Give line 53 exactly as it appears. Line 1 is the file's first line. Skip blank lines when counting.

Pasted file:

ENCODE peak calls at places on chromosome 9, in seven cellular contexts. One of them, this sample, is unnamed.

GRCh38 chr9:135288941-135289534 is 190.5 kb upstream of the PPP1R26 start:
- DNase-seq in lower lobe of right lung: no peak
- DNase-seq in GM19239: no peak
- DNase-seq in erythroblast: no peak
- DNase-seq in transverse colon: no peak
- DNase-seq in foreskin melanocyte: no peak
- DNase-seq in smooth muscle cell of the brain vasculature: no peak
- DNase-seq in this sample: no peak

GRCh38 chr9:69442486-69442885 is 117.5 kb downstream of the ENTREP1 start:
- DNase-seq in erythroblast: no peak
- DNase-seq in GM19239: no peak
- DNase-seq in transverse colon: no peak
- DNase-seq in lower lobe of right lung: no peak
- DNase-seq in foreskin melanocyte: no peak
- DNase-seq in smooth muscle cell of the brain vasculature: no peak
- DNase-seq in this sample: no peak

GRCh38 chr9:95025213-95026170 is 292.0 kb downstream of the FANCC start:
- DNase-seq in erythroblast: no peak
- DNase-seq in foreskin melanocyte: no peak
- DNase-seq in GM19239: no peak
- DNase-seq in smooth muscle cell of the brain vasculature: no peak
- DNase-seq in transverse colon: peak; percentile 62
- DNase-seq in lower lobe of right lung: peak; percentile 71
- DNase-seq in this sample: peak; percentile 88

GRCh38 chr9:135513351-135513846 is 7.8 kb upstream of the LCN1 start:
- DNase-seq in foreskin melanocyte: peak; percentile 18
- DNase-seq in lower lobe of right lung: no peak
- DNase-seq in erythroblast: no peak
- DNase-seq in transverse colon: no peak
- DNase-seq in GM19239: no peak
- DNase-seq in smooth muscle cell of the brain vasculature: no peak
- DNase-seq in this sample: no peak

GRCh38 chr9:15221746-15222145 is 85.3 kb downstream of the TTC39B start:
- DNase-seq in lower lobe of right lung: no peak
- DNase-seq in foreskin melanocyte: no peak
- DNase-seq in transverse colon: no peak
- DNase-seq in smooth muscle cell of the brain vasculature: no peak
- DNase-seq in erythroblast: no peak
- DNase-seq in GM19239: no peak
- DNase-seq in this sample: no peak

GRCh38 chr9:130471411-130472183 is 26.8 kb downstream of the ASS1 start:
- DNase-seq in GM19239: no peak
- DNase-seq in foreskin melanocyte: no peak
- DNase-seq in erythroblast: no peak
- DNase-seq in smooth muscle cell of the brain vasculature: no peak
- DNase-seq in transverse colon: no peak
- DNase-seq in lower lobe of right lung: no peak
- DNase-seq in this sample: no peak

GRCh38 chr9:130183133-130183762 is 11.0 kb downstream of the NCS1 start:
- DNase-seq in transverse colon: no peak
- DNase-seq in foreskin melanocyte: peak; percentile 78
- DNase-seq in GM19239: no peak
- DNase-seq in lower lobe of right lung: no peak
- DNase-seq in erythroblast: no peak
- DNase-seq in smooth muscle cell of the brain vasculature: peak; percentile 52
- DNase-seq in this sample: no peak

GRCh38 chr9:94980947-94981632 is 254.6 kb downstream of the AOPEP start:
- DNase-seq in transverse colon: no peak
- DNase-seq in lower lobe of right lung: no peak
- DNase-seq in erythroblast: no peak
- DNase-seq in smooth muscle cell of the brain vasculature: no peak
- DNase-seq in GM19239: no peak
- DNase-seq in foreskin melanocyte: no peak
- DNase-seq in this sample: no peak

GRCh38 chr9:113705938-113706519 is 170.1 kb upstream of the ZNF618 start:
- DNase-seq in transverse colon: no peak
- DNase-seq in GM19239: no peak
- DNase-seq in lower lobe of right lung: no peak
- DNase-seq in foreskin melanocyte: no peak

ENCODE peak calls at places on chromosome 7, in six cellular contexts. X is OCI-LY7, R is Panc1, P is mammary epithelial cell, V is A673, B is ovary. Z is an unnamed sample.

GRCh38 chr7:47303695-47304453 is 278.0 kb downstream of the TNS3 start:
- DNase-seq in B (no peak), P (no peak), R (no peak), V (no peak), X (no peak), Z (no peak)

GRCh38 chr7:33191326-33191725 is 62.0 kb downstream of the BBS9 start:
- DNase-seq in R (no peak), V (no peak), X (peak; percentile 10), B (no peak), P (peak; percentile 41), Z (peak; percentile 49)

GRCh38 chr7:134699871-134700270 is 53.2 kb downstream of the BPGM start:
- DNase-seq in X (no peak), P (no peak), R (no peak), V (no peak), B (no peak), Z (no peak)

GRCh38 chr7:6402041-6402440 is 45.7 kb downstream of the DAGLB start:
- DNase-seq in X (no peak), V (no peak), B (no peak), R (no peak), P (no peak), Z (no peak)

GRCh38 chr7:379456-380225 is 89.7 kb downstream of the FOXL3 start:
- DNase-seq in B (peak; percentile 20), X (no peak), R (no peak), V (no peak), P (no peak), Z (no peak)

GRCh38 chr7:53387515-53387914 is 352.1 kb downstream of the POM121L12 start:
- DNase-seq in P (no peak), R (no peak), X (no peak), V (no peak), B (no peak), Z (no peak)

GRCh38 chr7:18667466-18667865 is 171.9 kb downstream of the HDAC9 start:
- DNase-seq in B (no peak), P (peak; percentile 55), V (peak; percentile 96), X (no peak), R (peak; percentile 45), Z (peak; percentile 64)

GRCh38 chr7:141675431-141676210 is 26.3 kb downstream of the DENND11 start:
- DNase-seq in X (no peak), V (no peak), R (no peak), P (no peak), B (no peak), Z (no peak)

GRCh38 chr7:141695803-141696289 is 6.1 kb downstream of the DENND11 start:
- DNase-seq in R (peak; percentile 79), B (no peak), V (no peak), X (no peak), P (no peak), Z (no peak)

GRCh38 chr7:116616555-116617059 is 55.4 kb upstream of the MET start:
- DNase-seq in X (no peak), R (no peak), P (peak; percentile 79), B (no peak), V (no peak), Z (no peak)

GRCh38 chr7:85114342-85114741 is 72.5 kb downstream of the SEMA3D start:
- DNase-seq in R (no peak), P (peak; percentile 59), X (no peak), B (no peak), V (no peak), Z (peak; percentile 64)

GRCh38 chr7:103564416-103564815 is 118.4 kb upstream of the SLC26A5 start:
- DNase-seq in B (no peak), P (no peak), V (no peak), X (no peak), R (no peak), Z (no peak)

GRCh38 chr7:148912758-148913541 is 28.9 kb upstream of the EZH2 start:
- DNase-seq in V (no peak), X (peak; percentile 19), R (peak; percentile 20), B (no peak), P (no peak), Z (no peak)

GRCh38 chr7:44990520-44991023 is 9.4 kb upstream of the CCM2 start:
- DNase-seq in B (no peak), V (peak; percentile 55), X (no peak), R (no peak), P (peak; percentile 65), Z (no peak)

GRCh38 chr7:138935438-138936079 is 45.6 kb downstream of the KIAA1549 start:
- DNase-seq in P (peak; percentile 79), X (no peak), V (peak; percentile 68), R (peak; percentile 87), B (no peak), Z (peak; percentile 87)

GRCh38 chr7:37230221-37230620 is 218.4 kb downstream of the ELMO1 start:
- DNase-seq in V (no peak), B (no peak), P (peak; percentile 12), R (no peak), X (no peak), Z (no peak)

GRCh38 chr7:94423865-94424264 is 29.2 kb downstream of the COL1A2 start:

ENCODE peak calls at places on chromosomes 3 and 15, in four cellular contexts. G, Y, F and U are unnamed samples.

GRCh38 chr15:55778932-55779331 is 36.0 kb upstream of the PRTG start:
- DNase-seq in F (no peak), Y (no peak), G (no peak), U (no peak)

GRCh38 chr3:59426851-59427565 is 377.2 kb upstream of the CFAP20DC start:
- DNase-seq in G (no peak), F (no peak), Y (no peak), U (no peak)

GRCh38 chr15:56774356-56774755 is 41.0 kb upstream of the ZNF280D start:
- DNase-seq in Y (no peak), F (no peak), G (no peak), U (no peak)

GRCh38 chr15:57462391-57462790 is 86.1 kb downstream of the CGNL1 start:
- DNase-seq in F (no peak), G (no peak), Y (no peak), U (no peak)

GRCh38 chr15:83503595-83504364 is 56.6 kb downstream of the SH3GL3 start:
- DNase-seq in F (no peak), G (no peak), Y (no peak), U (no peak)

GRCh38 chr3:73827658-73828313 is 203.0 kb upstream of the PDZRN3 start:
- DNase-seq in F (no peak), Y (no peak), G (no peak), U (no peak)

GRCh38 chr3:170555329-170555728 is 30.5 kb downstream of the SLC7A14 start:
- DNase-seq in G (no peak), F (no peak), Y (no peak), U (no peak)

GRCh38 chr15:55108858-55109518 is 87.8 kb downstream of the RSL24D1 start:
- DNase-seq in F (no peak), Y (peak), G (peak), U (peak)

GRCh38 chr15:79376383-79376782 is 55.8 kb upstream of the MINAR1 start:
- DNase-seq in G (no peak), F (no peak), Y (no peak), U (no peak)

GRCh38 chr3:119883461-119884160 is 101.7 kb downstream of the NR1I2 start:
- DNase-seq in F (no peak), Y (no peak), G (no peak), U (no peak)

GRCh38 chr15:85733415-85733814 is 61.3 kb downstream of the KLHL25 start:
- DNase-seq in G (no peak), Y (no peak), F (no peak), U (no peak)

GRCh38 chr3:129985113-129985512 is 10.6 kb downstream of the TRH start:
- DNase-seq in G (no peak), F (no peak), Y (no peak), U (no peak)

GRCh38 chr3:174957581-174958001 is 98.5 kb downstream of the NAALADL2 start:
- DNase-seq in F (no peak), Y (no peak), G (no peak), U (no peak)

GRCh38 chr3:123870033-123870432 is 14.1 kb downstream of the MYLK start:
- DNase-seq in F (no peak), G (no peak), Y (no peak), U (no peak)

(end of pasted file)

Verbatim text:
- DNase-seq in GM19239: no peak